Cervical Cancer


Cervical Cancer


What is Cervical Cancer?

Cancer arises from the uncontrollable cell growth of cells in the body. Cervical cancer, which arises from the cervix of the uterus, is the third most common cancer in women in Malaysia.


Who Are at Risk for Cervical Cancer?

All women who are or who have been sexually active are at risk for cervical cancer.


What Causes Cervical Cancer?

Cancer of the cervix is caused by infection by a virus called human papilloma virus (HPV). HPV infection is the most common sexually transmitted infection (STI). Most cases of HPV infection are caused by sexual activity, both penetrative sexual intercourse and non-penetrative sexual activity (i.e. oral sex, anal sex and hand-to-genital contact).

Most HPV infections do not cause physical symptoms; however, in some people these infections may cause pre-malignant lesions that may go on to become cancers of the cervix, anus, vulva and vagina in females if not detected and treated.

There are over 170 types of HPV, of these about 10 types of HPV are high risk types that increase the risk of developing cancer. Persistent infections with the "high-risk" HPV types progress to pre-cancerous lesions and invasive cancer. High-risk HPV infection is a cause of nearly all cases of cervical cancer. It is estimated that 10% of the Malaysian female population have HPV infection at any one time.

HPV16 and HPV18 are known to cause around 70% of cervical cancer cases and HPV 31, 33, 45, 52 and 58 cause another 20% of cervical cancer cases.  


What Are the Symptoms of Cervical Cancer?

  • Pain at the lower abdomen
  • Pain during sexual intercourse
  • Vaginal bleeding after sexual intercourse
  • Irregular vaginal bleeding between periods or after menopause
  • Watery, bloody and foul-smelling vaginal discharge


Is Cervical Cancer Preventable?

Cervical cancer is preventable by vaccination. In addition, screening methods are available to detect early signs of developing cervical cancer.

  • Pap smear

Early detection of pre-malignant lesions by pap smear prevents at least 70% of potential cervical cancers.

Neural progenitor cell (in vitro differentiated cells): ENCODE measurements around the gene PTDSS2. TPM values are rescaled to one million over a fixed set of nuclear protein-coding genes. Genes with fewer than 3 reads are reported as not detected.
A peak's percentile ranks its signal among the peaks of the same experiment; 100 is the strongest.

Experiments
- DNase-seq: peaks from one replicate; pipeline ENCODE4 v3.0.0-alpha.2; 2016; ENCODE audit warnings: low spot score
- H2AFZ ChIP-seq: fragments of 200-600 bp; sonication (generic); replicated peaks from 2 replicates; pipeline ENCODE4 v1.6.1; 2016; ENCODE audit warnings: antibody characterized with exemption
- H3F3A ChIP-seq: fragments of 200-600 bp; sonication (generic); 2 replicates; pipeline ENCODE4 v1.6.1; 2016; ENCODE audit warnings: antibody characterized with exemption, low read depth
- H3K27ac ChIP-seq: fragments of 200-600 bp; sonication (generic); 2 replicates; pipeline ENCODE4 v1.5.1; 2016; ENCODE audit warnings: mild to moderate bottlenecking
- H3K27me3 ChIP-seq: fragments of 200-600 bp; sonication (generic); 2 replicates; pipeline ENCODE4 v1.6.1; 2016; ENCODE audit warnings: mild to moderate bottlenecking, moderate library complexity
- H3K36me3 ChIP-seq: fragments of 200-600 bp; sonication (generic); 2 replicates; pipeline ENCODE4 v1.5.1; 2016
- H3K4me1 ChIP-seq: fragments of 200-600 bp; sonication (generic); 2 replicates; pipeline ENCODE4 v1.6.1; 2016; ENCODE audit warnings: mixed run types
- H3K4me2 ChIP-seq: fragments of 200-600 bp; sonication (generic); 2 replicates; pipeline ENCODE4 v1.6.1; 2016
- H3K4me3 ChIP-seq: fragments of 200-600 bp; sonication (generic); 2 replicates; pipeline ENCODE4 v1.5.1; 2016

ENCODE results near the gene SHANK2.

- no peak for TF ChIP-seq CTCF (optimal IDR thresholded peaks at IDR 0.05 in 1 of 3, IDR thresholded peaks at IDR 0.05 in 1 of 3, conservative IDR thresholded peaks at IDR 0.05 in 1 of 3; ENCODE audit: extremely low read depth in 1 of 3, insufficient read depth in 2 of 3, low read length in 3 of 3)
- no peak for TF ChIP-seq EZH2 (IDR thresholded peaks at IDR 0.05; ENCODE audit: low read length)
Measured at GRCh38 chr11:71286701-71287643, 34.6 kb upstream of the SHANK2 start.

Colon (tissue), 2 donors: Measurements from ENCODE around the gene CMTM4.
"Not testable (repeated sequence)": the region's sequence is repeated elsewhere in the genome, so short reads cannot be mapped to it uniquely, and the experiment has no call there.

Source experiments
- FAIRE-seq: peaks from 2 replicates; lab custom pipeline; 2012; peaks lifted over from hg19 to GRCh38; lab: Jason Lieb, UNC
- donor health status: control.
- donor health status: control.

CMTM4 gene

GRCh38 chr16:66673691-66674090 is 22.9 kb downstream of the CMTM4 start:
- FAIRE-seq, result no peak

The pap smear test is a simple procedure where gentle sampling of the cells from the cervix is used to detect abnormalities. This procedure is effective in detecting changes in the cervix before cancer develops as well as detecting cancer thus improving chances of survival.

  • HPV vaccine

Human Papillomavirus (HPV) vaccines can dramatically reduce the risk of cervical cancer by preventing HPV infections. The vaccine however does not protect women who have already contracted HPV. Vaccines are available against the common types of HPV that cause cervical cancer.

  • Surgical Procedure

Pre-cancer of the cervix can be effectively treated with Loop Electrosurgical Excision Procedure (LEEP), which is a simple procedure under local anaesthesia. LEEP is performed by using a small electrical wire loop to remove the pre-cancerous tissue, thereby preventing the patient from developing cervical cancer.  Some patients may require a surgical procedure called cone biopsy to treat pre-cancer as well as help in the diagnosis of early cervical cancer.


How Is Cervical Cancer Diagnosed?

  • Pap smear
  • Biopsy
  • Cystoscopy (using a small scope to visualise the inside of the bladder)
  • CT scan
  • MRI scan

What Are the Treatment Options for Cervical Cancer?

Patients diagnosed with cervical cancer may be treated with:

  • Radical surgery
  • Radiotherapy
  • Chemotherapy

For patients diagnosed with early cervical cancer, an operation called radical hysterectomy and pelvic lymph node dissection (PLND) can have a cure rate of nearly 90%. More advanced cancer is treated with radiotherapy together with low dose chemotherapy (concurrent chemo-radiation), or chemotherapy.

Gynaecological Oncology

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